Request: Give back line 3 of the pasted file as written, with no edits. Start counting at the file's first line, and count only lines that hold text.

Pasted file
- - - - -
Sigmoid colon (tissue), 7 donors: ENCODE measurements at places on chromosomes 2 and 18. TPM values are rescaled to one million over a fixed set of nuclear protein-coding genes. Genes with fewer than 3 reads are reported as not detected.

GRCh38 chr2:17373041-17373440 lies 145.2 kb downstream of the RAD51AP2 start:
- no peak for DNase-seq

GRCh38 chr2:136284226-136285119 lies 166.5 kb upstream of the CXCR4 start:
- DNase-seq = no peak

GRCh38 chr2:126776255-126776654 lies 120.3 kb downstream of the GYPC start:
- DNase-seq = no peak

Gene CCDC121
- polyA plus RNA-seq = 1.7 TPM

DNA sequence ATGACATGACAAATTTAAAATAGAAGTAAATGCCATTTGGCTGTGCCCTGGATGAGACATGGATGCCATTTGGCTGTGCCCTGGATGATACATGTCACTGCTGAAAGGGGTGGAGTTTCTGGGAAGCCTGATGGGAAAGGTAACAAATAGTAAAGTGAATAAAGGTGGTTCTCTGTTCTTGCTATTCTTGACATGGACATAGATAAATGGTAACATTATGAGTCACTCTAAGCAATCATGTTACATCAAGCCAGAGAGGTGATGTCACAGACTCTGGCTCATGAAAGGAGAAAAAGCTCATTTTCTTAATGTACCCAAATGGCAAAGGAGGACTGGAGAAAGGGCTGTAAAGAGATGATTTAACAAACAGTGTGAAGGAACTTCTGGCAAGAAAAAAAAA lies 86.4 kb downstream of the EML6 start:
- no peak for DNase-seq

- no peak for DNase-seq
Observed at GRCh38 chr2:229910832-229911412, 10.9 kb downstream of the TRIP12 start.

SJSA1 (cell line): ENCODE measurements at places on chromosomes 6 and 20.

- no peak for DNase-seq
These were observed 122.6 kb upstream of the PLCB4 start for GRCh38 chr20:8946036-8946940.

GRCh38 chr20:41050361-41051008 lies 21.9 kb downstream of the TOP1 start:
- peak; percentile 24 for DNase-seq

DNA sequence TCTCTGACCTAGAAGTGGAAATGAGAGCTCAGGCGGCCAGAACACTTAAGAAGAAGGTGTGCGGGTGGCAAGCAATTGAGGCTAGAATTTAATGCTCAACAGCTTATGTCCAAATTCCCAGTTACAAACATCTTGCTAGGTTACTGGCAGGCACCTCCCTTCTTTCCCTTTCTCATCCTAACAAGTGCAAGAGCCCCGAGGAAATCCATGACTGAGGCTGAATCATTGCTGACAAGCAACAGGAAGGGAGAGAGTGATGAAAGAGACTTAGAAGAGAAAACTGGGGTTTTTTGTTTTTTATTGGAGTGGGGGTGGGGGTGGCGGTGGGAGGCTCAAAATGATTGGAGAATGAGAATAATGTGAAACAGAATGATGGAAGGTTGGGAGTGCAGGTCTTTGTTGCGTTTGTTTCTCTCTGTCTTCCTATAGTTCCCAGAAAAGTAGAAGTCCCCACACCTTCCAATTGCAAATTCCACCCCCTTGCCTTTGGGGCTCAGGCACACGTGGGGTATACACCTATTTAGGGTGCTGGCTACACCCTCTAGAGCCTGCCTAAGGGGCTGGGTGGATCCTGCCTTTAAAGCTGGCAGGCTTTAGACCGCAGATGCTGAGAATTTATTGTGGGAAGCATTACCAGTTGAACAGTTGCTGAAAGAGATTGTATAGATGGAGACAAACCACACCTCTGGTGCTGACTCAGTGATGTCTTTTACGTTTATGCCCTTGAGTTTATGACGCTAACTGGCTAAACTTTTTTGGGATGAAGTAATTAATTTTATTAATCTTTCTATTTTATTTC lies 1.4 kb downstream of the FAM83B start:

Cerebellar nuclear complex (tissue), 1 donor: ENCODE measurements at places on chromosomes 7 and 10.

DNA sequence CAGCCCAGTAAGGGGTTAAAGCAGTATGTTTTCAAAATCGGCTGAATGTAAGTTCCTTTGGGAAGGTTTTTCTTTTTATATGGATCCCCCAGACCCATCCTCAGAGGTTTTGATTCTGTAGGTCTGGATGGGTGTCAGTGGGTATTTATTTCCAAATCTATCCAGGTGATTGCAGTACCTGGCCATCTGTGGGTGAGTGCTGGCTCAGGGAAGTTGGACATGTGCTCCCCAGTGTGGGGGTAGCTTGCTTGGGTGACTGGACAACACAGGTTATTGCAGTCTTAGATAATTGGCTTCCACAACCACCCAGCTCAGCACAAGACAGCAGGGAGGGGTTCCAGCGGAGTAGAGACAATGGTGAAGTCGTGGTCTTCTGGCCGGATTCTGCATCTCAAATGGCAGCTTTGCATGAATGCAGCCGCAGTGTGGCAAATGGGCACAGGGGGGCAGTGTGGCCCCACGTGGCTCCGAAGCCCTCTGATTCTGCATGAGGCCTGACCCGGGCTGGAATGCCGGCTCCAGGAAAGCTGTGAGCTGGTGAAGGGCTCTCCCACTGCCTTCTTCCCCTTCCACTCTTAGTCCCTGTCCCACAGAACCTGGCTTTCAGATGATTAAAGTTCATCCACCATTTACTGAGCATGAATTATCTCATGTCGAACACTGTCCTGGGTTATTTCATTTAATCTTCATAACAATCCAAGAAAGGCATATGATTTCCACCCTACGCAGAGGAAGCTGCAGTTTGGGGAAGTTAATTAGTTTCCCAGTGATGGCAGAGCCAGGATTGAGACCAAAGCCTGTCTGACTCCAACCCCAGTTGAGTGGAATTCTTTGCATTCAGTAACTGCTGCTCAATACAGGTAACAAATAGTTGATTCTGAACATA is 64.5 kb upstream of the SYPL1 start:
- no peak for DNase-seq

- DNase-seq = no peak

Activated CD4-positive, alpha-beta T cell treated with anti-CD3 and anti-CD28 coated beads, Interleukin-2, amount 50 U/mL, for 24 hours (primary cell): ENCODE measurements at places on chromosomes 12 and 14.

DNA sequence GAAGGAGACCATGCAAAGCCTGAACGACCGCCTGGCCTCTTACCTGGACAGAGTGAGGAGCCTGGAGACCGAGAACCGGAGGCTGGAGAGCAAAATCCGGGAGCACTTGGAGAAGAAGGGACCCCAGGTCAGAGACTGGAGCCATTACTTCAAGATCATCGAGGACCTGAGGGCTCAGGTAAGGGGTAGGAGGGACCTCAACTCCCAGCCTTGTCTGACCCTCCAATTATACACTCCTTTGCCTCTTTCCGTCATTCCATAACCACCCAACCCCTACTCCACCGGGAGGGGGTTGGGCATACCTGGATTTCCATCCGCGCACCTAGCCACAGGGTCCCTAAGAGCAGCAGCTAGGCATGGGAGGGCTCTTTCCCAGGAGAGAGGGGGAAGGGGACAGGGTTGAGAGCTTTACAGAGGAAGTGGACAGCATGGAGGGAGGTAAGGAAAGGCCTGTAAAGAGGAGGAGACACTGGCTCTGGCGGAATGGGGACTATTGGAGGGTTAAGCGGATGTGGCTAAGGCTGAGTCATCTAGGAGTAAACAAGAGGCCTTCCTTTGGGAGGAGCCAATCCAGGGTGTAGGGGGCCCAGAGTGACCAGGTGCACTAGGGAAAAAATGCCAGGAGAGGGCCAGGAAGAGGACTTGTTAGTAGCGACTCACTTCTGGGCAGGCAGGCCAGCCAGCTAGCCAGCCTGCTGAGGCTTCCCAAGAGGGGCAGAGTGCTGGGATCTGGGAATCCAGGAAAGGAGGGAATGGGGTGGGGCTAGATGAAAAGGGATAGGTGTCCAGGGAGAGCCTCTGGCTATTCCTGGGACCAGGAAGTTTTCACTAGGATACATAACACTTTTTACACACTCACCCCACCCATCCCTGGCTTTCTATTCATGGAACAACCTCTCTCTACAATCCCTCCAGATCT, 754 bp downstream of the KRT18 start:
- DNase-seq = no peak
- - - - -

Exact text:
- no peak for DNase-seq